It’s been over two months since Memorial Day in the US. Over two months since the Central Park “Karen”, Canadian ex-pat Amy Cooper, leveraged her whiteness and gender to threaten the safety of a Black man during a feigned distress call to the police. Over two months since George Floyd was killed when a police officer asphyxiated him by digging his knee to Floyd’s neck for 8 mins and 46 seconds, while others either held Floyd down or prevented the public from intervening -- all over a $20 counterfeit bill.
It seems it has been ages ago, but indeed, the world finally started to wake up to the gruesome reality of anti-Black racism. On Memorial Day. A day to honour those who gave their lives for the good of their country.
Although it has and continues to be a painful time for many, the response I have seen from organizations wanting to be part of the solution has been commendable. It seems we are in a crucial moment of transformation. Each of us has a choice to make, to welcome, ignore, or resist it.
In last month's blog, I told the story of Belly Mujinga, a Black woman who died from COVID-19 after her employers failed her. In the context of #BlackLivesMatter and global calls to address anti-Black racism, her story is a clear example of how power and privilege play out in the workplace. We often talk about microaggressions, likening them to “death by a thousand cuts”. In this case, the on-the-job microinvalidations Belly faced were one cut too deep.
In recent weeks, the conversation has shifted to allyship. The business world has been vocal in its solidarity, and many organizations have been willing to contribute financially to the fight for justice. Although these are welcome steps, they are not sufficient. Allyship is a process. It is a commitment to ongoing learning and unlearning to understand how systems of oppression work, recognize these systems in action, face one's complicity in upholding these systems, and actively confront them in solidarity with marginalized groups and individuals. Allyship is a title that you earn, given by those with whom you are in solidarity, when you have done the hard work of change.
I got the chance to talk about allyship and accountability during last week’s episode of The Leadership Leap Radio show. You can listen in to my segment, The Inclusion Zone by clicking the following link:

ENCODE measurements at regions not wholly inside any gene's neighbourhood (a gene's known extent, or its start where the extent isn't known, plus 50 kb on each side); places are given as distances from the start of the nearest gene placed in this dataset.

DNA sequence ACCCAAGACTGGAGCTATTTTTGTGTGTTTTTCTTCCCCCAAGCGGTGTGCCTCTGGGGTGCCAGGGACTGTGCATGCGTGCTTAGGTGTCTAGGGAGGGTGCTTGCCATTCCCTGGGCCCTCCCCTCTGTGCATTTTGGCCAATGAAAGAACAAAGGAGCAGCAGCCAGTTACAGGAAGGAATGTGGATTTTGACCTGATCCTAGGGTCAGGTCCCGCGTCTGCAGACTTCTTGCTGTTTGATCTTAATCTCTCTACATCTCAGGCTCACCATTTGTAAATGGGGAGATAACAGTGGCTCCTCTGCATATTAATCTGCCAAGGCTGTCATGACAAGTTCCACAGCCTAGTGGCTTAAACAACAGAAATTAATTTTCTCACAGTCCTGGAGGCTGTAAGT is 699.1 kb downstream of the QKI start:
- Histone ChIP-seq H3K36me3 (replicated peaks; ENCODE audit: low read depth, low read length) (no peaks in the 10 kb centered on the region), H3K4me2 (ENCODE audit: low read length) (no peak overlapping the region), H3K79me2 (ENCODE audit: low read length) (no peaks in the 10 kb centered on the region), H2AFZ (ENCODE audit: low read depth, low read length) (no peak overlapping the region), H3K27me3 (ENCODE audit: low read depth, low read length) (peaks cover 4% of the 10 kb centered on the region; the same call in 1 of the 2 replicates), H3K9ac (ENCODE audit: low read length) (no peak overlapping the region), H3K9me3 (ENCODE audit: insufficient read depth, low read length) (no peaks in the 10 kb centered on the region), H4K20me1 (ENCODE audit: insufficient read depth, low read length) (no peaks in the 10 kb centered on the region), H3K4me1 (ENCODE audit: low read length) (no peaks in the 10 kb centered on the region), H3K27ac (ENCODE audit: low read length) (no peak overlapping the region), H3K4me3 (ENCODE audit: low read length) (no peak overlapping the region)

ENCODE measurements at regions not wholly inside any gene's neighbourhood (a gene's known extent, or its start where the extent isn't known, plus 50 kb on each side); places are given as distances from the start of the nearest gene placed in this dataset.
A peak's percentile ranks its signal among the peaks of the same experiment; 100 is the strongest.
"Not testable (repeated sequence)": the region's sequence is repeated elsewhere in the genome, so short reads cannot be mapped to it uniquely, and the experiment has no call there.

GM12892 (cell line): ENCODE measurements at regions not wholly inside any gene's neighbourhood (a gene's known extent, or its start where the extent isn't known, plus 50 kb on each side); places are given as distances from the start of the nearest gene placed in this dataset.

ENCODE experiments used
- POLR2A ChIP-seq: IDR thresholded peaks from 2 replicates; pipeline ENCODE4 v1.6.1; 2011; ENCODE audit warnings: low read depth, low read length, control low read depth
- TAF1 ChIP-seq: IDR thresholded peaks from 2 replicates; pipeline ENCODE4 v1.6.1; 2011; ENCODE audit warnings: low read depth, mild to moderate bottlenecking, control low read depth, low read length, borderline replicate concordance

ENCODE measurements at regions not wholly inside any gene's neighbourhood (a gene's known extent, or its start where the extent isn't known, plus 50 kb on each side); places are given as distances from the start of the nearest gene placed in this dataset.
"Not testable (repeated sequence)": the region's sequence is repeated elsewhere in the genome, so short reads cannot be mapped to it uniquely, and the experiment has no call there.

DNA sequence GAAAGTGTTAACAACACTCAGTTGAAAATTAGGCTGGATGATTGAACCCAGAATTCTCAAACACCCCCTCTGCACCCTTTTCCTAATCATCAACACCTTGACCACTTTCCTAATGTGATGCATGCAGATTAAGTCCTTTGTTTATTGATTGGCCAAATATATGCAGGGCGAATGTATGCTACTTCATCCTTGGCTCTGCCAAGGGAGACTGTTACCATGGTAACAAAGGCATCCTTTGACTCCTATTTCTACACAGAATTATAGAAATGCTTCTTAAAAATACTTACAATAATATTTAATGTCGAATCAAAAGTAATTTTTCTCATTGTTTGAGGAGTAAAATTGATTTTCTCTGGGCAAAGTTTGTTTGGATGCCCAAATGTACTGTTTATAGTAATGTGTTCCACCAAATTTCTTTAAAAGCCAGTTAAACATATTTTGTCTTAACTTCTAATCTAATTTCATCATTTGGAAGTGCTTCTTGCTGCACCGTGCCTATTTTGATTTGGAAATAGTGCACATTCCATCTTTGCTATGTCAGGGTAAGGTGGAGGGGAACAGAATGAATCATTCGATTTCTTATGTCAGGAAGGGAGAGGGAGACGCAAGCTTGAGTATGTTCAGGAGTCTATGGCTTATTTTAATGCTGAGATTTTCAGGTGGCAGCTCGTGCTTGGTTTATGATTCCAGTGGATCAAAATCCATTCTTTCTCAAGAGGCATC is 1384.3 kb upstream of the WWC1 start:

"With great power comes great responsibility". We often attribute this deeply historical quote to Spider-Man, an ordinary kid with extraordinary gifts.
As inclusive leaders, many of us would hesitate to compare ourselves to beloved superheroes. We go to work, do our job, we strive to bring people along, we do the best we can the most authentic way we can, and we return home at the end of the day. No gifts. Nothing special. We just do what we do.
In these times, where injustice and inaction can lead to life or death outcomes, a brand of inclusive leadership is needed that calls us to be allies. Indeed, great power does come with great responsibility, but as boldly inclusive leaders, it should not require a cape or a mask to do this work well.
"Are you a new or aspiring woman leader who wants to make a successful LEAP into leadership?"
If so, I encourage you to check out The Leadership Leap® radio show, a weekly program on Voice America Business. Hosted by the phenomenal Lianne Picot, whose life’s work is focused on helping people find their purpose in life and leadership, the show is a weekly exploration from the perspective of coaches, authors, experts and experienced leaders, adding new layers to dialogues on leadership.
And I’m excited to be hosting a monthly segment called “Inclusion Zone” on the first Thursday each month LIVE at 12pm EDT! (Click "Read More" for links to past episodes)
The past couple of weeks have been surreal.
It’s taken me some time to wrap my head around it. A lot of quiet reflection. Realizing how fortunate I am to have my health, how privileged I am to be able to work safely from home. Even in unbelievable uncertainty, I know I can count my blessings. I send my love and thanks to all those essential workers and their families, who are giving so much of themselves during this time.
As we start to think about what a new normal might look like, I encourage us to take a moment to reflect on the lessons we’ve learned about ourselves.
There's a wisdom in my culture, Sankofa, which means "go back and get it". The idea here is that to understand where you are going, you need to know where you've been. Like the Adinkra symbol that represents it, Sankofa asks us to look back into the past, taking lessons we’ve learned into the future.
I believe that after everything we’ve been experiencing together, we are capable of being so much more inclusive than we ever imagined.